A year later, after a weeklong deadlock at trial, the all-White jury "returned a not guilty verdict on all five murder counts." In 1983, new charges were filed in the case, but a second trial again led to acquittals.
Eventually, after a trial in a civil suit filed by victims against the City of Greensboro and others, "on June 6, 1985, $351,500 was awarded in the wrongful death of Michael Nathan. Smaller amounts were awarded to survivors Tom Clark and Paul Bermanzohnm, while no money was awarded to the estates of Waller, Cauce, Sampson, and Smith," according to UNC at Greensboro.
Not all were in favor of approving the resolution
Despite the board's vote earlier this month, two council members did not agree with the apology.
"It was a horrible, horrible day with the tragic loss of life but I do not believe that the City and the Police Department knew of the events that were about to take place on that fateful day," Councilwoman Marikay Abuzuaiter told CNN in a statement.
Both Abuzuaiter and Councilwoman Nancy Hoffmann voted against the resolution, because they say language in it suggests that police knew about the impending attack and, according to their review of reports regarding the incident, those are unsubstantiated claims.
"I find myself in the difficult, indeed impossible, position this evening of being in support of a formal Resolution of Apology but unable to support this resolution based on its language indicting the City of Greensboro Police Department and other City personnel for an event that occurred 41 years ago and one which has been exhaustively investigated and vetted," Hoffmann said during last week's meeting and in a statement to CNN.
After reviewing three investigations and reports from 1980, Hoffmann said, "neither report found evidence of willful or wanton conduct by the officers of the GPD prior to the actual altercations between the opposing parties."
"I wish this event had never occurred; we always grieve the loss of life," she said. "But I find nothing in the contemporaneous reporting of this event that convinces me of collusion or malicious action or inaction on the part of the Greensboro Police Department or City personnel."
"I unequivocally reject the thinking that while this Resolution indicts a police department of 41 years ago, it does not impact our current Police Department and Chief. The words of this Resolution continue to place our Police Department and our City under a cloud of negativity as we strive to continue moving forward and making progress in all areas in a year that has been difficult and challenging."
A continuous 40-year push, but why now?
In 2009, a Greensboro City Council statement of regret was passed, according to Hoffmann, with which she and Abuzuaiter were personally involved through their work and membership on the city's Human Relations Commission.Then, after the events in Charlottesville, Virginia, where one person was killed and 19 were hurt after a speeding car drove into a crowd of counterprotesters ahead of the "Unite the Right" rally of White nationalists and other right-wing groups, an apology motion was made. That motion passed 7-1.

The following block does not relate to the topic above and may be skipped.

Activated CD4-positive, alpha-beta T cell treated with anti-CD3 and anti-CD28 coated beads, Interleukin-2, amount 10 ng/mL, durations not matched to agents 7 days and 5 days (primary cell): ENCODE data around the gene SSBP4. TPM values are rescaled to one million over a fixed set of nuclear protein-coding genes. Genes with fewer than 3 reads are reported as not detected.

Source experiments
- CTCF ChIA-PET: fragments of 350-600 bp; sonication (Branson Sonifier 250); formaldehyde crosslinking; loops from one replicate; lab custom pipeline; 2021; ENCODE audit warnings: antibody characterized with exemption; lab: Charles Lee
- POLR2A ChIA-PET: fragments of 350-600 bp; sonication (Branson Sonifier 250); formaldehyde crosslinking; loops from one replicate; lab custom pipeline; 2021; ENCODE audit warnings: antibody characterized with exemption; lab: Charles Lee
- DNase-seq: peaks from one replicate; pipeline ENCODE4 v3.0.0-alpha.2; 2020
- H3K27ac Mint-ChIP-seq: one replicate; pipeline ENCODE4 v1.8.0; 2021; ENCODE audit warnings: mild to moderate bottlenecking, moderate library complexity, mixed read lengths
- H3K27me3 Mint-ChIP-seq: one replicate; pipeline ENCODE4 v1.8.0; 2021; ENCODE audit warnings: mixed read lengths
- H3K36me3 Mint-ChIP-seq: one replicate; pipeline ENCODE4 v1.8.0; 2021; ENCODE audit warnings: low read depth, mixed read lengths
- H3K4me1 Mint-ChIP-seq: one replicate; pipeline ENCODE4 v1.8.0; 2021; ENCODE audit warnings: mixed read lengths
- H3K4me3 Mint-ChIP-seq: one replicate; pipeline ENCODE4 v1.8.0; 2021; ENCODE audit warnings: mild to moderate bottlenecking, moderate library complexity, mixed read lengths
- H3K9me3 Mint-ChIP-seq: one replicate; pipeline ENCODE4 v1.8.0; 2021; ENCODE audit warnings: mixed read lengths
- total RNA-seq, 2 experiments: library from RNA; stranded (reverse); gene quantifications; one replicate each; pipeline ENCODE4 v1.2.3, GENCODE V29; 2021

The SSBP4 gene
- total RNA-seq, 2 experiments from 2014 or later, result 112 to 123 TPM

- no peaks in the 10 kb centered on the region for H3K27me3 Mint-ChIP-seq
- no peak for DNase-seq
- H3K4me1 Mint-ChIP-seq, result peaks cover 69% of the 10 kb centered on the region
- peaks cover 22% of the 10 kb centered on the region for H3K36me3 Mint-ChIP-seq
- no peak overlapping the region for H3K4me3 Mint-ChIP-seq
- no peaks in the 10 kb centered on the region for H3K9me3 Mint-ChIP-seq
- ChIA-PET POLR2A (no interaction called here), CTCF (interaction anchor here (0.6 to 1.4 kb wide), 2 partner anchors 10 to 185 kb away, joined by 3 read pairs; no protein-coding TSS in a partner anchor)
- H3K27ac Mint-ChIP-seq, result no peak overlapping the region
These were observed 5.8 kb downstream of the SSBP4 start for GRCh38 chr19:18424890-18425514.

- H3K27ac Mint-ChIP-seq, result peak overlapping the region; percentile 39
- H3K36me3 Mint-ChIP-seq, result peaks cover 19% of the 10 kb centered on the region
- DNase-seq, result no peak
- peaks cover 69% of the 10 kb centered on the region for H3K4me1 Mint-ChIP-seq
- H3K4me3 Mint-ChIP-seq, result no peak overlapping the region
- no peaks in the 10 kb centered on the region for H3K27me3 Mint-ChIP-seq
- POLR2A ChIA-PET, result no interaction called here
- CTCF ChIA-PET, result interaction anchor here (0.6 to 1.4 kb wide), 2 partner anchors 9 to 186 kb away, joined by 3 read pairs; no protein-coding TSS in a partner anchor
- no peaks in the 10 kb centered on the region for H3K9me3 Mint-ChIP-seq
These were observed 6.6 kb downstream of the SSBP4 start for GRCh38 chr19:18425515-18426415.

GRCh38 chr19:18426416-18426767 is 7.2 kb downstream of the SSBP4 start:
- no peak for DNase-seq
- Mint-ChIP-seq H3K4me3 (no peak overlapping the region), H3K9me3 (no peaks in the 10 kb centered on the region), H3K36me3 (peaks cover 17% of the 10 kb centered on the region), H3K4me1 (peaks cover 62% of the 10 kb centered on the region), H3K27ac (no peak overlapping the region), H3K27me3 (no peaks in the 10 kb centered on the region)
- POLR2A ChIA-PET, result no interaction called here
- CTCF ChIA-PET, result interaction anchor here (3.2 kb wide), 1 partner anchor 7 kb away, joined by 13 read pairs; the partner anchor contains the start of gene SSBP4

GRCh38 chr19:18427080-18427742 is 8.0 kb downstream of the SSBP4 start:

Rev. Johnson, who was involved in leading the 1979 march, told CNN that even though the city council issued a statement of regret in 2009, it was unclear what they were regretful for.
"I think there are three things involved in an authentic apology: One is clarity on what exactly you're apologizing for, two to the best of your ability to say why you think this happened, what was fueling it and three, what is going to be done about it."
Johnson said these elements were addressed to some degree, but not fully.
"The city has been very reluctant to criticize the police department and if they had actually told the truth right after '79, many of the police, probably, including the chief would have had to go to court and possibly have been convicted," he said.
Last year, Johnson formed a group of religious leaders, participants and eyewitnesses to the events of 1979 to meet with members of the city council to craft a resolution.
Last Wednesday, Johnson's community- based organization, The Beloved Community Center hosted a Facebook Live with survivors and supporters in response to the city's vote and apology.
"I want us to appreciate the magnitude and the depth of what happened," he said in the video. "But having said all that, I want to extend my heartfelt gratitude to the City Council."